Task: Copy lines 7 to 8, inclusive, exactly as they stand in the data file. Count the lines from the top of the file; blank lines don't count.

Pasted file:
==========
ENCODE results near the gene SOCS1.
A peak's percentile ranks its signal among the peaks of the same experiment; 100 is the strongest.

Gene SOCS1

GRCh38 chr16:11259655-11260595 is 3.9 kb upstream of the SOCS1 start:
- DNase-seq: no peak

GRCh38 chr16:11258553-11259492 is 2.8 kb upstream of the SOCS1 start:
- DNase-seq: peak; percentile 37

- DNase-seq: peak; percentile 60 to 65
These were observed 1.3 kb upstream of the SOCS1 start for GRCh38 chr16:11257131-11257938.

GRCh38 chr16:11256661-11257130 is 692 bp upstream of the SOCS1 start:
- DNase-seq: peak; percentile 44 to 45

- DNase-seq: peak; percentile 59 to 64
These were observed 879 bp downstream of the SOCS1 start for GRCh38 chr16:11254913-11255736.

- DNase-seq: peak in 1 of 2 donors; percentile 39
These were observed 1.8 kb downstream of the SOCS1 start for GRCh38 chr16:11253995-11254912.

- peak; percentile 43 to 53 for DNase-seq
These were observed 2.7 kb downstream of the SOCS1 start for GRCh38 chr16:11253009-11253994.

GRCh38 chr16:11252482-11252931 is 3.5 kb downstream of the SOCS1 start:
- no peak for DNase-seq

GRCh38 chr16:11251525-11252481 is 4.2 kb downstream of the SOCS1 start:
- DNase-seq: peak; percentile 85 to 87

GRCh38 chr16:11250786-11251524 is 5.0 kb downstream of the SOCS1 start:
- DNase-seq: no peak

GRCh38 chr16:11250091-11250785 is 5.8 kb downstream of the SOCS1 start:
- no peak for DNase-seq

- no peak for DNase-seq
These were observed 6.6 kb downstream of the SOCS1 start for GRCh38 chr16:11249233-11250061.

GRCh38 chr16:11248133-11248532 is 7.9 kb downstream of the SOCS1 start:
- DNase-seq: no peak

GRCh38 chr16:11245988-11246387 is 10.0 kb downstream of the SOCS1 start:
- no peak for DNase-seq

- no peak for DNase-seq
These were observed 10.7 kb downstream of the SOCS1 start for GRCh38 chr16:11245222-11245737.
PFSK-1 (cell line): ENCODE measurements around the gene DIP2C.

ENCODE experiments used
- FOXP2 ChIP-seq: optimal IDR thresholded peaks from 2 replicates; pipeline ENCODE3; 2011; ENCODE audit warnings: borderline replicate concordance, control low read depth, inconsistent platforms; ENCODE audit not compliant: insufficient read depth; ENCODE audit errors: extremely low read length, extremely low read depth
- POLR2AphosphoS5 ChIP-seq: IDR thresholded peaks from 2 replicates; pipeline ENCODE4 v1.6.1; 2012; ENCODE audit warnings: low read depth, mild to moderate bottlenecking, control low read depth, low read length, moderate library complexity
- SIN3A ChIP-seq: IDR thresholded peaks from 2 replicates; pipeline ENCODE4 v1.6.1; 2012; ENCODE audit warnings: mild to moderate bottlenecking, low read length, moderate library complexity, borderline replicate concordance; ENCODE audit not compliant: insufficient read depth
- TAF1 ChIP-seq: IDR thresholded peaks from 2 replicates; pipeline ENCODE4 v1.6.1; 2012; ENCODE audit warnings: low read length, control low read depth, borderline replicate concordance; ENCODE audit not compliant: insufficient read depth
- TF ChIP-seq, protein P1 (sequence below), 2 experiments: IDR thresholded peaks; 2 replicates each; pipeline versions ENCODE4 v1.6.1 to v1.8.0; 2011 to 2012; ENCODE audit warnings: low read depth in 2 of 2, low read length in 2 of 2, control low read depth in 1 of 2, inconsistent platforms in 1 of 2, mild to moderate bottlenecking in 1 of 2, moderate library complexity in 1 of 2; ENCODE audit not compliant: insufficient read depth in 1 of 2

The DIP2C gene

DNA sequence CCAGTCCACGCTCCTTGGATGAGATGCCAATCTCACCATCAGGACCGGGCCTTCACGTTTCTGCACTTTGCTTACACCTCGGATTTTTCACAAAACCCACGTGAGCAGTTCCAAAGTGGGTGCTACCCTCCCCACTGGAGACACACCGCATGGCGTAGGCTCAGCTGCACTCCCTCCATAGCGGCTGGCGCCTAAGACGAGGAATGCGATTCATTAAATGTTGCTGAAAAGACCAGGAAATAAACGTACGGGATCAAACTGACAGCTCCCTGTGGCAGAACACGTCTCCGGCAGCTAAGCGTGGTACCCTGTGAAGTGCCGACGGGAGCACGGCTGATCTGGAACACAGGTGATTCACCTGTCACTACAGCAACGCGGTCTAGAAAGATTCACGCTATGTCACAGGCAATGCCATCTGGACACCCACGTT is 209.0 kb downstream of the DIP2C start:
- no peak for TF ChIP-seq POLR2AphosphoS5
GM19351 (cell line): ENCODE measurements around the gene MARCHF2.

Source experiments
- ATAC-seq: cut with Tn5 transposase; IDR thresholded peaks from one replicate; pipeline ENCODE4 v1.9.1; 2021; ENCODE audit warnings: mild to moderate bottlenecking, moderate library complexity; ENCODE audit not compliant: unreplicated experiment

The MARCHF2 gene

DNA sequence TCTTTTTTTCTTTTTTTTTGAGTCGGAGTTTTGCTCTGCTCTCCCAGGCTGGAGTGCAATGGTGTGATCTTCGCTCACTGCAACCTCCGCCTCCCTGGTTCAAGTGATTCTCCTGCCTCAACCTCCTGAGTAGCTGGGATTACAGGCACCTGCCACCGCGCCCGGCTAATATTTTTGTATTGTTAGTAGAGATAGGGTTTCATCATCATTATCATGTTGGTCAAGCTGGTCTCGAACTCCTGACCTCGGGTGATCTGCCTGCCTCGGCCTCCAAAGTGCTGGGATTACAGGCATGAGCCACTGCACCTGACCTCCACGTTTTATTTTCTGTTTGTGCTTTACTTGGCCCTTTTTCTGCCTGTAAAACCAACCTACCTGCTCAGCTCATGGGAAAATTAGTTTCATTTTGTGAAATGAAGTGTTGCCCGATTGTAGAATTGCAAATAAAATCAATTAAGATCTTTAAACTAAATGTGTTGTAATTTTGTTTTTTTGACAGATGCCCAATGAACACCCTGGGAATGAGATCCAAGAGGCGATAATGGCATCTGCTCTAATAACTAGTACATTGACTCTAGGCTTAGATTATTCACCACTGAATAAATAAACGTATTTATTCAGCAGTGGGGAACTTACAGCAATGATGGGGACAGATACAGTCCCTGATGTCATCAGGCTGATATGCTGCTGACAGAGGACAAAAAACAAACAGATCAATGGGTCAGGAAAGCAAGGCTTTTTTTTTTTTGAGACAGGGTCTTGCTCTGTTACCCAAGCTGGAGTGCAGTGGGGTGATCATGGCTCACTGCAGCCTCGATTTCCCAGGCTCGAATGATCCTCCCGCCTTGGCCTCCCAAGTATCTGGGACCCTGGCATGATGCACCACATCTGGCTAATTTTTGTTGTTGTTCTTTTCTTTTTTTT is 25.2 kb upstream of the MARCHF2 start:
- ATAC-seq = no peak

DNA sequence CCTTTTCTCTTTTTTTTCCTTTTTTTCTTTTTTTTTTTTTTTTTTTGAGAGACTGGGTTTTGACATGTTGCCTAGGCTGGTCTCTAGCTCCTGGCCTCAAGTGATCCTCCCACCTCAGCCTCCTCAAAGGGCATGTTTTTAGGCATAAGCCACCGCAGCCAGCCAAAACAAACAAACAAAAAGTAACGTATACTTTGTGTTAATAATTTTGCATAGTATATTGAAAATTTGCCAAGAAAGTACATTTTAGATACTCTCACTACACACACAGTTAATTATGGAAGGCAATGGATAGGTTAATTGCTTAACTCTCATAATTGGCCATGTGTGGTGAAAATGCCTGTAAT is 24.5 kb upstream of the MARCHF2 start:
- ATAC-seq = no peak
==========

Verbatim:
- DNase-seq: peak; percentile 37

- DNase-seq: peak; percentile 60 to 65